Planning for Long-Term Care
One of the most significant concerns expressed by many of our clients is the unknown cost of healthcare during retirement. In addition to the price of basic healthcare, it’s the variable cost of long-term care, should the need arise, that can be difficult to plan for.
The inability to quantify the extent and expense of long-term care essentially creates a moving target in the planning process.
The cost of health care has risen dramatically in recent years due to increased longevity (meaning extended continuing care), the high price tag associated with technology in healthcare, and the bureaucratic process of reimbursement and claim handling.
Because healthcare costs can be a potential threat to a retiree’s estate – Long-term care planning is an essential part of our estate planning and financial planning conversations.
When the need for extended long-term care services arises, we must look towards the options of self-funding, drawing from an existing long-term care policy, and as a last resort, Medicaid.
Long-term care insurance is designed to help pay for an individual’s long-term care expenses. Depending on the plan you choose, it may pay for a portion or all of your care.
Additionally, a long-term care policy could potentially be leveraged in conjunction with Medicaid benefits, as long as all Medicaid requirements are satisfied.
Recently, I met with a client and an experienced Elder Law attorney who assists with Medicaid planning strategies, as well as, the Medicaid application process.
Medicaid is the most extensive public payer of long-term care services. Considering it is a joint federal and state public assistance program, the rules and benefits often vary by state.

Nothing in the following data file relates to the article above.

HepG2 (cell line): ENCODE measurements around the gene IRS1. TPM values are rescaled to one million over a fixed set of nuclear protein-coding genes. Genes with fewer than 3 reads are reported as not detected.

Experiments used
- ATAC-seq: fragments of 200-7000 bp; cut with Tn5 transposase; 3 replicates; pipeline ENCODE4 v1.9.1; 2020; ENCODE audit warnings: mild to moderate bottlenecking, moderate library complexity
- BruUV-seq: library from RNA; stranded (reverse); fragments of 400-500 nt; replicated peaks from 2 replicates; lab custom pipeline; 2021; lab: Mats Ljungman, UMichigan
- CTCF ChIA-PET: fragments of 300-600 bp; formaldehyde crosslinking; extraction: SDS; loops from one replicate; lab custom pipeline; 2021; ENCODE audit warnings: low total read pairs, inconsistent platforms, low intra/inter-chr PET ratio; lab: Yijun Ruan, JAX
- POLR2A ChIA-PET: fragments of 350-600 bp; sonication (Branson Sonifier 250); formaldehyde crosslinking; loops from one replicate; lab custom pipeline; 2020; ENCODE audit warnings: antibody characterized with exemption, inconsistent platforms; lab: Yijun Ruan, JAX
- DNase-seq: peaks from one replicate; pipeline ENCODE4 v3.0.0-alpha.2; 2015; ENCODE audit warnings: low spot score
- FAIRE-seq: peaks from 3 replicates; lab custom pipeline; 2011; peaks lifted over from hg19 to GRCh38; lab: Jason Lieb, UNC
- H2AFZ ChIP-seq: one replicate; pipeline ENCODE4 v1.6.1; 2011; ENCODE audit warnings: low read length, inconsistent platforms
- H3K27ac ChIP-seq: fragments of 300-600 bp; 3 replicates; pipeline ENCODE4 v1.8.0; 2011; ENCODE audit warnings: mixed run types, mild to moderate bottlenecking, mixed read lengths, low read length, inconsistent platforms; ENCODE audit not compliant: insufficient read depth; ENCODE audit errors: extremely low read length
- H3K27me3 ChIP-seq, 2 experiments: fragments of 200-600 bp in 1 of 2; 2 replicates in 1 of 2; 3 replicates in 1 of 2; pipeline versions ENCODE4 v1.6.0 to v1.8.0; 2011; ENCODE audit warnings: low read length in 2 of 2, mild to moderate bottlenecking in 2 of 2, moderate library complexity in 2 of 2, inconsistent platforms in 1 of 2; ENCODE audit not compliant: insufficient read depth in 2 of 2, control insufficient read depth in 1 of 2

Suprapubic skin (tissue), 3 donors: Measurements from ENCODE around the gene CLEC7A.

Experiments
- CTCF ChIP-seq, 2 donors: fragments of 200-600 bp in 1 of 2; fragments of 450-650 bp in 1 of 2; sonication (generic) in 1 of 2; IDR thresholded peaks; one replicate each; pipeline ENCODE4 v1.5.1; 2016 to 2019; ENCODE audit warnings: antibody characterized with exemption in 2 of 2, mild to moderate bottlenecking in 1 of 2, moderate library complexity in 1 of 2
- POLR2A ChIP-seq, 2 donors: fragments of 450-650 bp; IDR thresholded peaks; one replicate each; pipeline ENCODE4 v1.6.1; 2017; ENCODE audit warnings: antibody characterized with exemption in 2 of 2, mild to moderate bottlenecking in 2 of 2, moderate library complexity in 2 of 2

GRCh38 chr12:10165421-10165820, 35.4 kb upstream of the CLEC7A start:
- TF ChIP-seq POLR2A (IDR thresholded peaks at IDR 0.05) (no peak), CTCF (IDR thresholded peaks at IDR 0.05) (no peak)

Typically, eligibility is based on two types of requirements – general and financial. Once qualified, there are additional functional requirements to meet in order to be eligible for long-term care services.
Due to stringent financial requirements for eligibility, the Medicaid application process requires a five-year look-back on financials.
Most gifts or transfers of assets made within five years of applying for long-term care are presumed to be an attempt just to qualify. Actions such as this will trigger a period of ineligibility on the theory that those assets could have been used to pay for the individuals care.
It is important to note that not all transfers trigger a period of ineligibility. Due to changes in Medicaid laws, there are various exceptions to the rule, and certain assets that can transfer without penalty.
There is an entire legal specialty that focuses on providing older Americans with help and support as it relates to Medicaid planning.
While we may not be able to control the unforeseen, we can implement strategies to lessen the economic impact of the unknown. Through collaborative planning, we can work together to create a plan long before the potential need arises.